Ugh. I guess it was inevitable that Bush would try to paint the Democrats as obstructionists who don't stand for anything, and make them the scapegoats for his own failed and unpopular policies.
For now, I'll just pretend to ignore the fact that the Democrats have been forced into the unpleasant role of that killjoy who's always trying to take the drunk's car keys away. If preventing someone from driving off a cliff or mowing down pedestrians is obstructionist, well, we need more of it.
At any rate, I think Bush may have unwittingly given the Democrats an opportunity, if they're smart and aggressive enough to take it.
On issue after issue, they stand for nothing except obstruction, and this is not leadership. (Applause.) It is the philosophy of the stop sign, the agenda of the roadblock, and our country and our children deserve better. (Applause.)
Political parties that choose the path of obstruction will not gain the trust of the American people. If leaders of the other party have innovative ideas, let's hear them. But if they have no ideas or policies except obstruction, they should step aside and let others lead. (Applause.)
Okay, now, I seem to recall that Harry Reid offered up a very compelling Democratic version of the Contract With America earlier this year, but of course there's no chance at all that any of it could pass a Republican Senate.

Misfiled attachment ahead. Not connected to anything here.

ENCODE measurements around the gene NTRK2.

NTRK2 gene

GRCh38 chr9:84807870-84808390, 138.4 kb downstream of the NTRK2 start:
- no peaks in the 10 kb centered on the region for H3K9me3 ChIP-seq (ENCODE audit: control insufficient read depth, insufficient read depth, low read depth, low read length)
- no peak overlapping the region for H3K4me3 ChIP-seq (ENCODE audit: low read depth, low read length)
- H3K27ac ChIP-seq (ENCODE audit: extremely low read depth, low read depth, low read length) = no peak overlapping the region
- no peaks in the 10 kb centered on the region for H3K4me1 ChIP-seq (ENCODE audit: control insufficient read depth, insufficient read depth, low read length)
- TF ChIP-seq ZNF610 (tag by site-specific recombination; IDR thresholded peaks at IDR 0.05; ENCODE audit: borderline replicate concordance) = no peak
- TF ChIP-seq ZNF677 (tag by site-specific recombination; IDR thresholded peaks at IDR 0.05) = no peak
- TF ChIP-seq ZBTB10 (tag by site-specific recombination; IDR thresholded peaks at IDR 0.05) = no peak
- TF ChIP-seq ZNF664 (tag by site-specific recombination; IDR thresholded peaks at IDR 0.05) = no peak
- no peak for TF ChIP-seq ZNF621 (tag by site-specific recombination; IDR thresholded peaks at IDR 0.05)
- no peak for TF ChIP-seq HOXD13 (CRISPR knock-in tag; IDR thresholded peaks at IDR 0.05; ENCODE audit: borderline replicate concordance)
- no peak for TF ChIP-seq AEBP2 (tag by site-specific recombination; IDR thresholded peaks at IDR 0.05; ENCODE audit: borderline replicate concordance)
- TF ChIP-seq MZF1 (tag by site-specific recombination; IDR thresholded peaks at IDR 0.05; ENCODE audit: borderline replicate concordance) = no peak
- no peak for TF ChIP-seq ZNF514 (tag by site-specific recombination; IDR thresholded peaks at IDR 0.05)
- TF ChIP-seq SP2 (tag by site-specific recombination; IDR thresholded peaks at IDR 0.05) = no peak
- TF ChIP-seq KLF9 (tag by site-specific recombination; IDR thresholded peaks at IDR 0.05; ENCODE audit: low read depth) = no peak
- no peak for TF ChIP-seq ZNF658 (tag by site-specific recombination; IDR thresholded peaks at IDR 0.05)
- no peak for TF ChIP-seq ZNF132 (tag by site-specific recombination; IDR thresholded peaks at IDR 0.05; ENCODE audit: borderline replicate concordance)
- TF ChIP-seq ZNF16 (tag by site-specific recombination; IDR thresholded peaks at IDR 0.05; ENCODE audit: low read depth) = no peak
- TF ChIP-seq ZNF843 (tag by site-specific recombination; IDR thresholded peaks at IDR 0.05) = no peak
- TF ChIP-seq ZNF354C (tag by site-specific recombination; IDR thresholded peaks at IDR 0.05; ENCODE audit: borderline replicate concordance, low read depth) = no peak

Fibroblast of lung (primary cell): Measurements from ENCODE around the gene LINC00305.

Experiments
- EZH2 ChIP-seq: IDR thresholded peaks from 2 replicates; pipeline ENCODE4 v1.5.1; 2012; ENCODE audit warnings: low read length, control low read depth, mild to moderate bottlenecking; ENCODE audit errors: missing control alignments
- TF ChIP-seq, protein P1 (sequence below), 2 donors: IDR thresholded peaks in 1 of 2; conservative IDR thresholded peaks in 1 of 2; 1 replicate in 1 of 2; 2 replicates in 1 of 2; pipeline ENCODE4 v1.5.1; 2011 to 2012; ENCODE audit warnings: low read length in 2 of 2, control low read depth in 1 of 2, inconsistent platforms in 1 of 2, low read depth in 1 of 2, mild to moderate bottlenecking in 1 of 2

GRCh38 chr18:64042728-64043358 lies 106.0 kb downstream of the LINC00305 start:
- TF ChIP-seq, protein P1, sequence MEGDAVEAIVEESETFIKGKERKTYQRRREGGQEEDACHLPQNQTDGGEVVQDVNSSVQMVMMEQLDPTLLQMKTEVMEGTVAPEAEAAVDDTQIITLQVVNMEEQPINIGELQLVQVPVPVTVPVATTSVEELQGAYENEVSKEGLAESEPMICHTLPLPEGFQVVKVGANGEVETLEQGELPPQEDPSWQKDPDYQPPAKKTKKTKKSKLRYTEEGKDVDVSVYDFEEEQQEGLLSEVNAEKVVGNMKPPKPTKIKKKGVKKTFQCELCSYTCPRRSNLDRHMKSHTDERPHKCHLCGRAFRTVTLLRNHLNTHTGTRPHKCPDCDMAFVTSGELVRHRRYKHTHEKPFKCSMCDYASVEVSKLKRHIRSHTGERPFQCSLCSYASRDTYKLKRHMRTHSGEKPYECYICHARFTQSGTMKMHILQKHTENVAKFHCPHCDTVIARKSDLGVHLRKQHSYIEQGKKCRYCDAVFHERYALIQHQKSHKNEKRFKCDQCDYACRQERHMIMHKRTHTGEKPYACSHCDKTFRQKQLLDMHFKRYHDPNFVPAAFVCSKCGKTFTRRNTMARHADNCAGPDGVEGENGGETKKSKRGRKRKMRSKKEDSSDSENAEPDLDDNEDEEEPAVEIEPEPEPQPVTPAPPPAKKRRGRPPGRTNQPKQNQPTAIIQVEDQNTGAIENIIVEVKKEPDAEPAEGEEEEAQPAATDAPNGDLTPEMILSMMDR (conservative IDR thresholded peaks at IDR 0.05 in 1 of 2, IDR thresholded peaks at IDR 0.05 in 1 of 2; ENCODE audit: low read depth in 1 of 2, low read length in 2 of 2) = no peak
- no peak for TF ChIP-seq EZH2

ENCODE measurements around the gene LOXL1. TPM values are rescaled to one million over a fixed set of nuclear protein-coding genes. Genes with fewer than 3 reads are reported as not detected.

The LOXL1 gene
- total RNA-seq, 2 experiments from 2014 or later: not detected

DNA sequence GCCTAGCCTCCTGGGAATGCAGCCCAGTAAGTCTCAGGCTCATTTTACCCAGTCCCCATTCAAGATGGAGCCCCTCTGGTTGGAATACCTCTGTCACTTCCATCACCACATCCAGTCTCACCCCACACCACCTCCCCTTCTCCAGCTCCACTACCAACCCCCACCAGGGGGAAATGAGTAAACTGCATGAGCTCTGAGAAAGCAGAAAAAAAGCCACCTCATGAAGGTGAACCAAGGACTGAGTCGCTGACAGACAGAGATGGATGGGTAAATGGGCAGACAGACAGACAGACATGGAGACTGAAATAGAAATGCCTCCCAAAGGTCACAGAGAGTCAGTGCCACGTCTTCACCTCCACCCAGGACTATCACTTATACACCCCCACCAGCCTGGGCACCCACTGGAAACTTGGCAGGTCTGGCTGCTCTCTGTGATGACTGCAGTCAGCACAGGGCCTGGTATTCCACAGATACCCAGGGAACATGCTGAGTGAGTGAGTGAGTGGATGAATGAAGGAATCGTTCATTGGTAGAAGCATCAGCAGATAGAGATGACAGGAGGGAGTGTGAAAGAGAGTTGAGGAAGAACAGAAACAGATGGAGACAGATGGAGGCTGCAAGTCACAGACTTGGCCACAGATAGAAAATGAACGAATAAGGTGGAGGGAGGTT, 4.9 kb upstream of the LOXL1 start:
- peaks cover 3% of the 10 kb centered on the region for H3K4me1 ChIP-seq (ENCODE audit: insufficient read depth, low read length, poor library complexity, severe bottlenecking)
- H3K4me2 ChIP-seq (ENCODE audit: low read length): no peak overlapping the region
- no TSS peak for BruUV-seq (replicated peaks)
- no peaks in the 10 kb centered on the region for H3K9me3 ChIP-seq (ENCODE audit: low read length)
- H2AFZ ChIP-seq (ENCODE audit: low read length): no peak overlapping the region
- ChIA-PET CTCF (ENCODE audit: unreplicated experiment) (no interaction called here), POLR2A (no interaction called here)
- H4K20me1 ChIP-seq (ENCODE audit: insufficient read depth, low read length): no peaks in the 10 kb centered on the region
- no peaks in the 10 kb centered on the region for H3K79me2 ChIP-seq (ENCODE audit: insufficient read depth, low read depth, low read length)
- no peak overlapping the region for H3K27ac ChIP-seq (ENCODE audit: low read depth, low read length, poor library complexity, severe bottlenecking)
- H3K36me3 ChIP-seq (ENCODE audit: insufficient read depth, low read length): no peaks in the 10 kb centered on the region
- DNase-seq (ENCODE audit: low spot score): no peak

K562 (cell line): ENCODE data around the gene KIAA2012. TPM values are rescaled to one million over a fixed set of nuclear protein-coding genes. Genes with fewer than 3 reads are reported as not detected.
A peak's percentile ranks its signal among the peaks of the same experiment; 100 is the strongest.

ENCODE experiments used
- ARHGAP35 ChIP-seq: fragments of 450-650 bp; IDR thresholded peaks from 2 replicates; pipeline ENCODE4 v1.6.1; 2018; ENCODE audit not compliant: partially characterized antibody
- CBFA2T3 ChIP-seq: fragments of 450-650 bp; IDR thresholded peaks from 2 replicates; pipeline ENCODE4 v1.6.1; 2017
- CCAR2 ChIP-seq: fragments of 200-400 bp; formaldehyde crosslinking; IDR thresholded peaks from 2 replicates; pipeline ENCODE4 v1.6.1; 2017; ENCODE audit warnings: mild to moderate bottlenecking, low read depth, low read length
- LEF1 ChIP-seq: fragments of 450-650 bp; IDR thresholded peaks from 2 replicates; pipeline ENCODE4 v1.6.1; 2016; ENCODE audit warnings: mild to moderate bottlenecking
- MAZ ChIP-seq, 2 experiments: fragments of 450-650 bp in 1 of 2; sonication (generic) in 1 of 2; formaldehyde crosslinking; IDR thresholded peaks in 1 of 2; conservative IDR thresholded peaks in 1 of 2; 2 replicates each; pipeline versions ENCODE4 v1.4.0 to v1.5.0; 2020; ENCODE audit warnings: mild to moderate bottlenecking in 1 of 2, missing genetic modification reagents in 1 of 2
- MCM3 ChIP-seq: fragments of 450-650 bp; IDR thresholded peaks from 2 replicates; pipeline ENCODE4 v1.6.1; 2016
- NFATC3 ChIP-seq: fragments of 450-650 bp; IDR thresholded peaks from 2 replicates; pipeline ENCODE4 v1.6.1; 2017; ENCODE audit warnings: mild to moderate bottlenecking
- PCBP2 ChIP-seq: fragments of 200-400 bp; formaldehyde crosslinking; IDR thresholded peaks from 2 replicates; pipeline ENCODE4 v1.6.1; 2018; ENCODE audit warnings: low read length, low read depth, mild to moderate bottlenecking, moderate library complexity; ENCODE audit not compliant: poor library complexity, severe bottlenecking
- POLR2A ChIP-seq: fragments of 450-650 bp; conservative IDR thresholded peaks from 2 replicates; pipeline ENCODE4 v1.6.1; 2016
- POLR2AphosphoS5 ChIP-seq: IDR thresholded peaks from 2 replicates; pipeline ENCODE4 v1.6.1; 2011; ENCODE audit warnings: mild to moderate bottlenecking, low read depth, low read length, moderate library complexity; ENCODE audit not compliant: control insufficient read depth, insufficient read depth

So with that in mind, I would love to see Reid call Bush's bluff on this. Remind him that the Democrats do have ideas and plans, remind everyone what they are (and that they've been out there for months, and any specific examples of the Republicans shutting them down), and challenge the Republicans to stop blocking them. Oh, and also point out that blocking bad policies and nominees protects America, and is what Congressmen are supposed to do; when the Republican agenda is no longer toxic, the Democrats will be happy to wave it through.
I know there's a school of thought that says you shouldn't dignify this sort of smear with a response (and look how well that worked out for Kerry last year), but I think this is a winner: It gives the Democrats a platform to promote their own agenda while essentially calling Bush a divisive, partisan liar at the same time. And perhaps even more importantly, not responding would be an implicit admission that Bush is right,and that is just not acceptable.
One minor tactical point: I think the most appropriate way to publicize this would be an initial response from Reid (or a joint response by Reid and Pelosi), followed by a Dean address calling attention to it, in order to assure media coverage.
Here's hoping the Democrats fight back on this. Dean seems to have found his voice after a fairly quiet start, so I'm cautiously optimistic.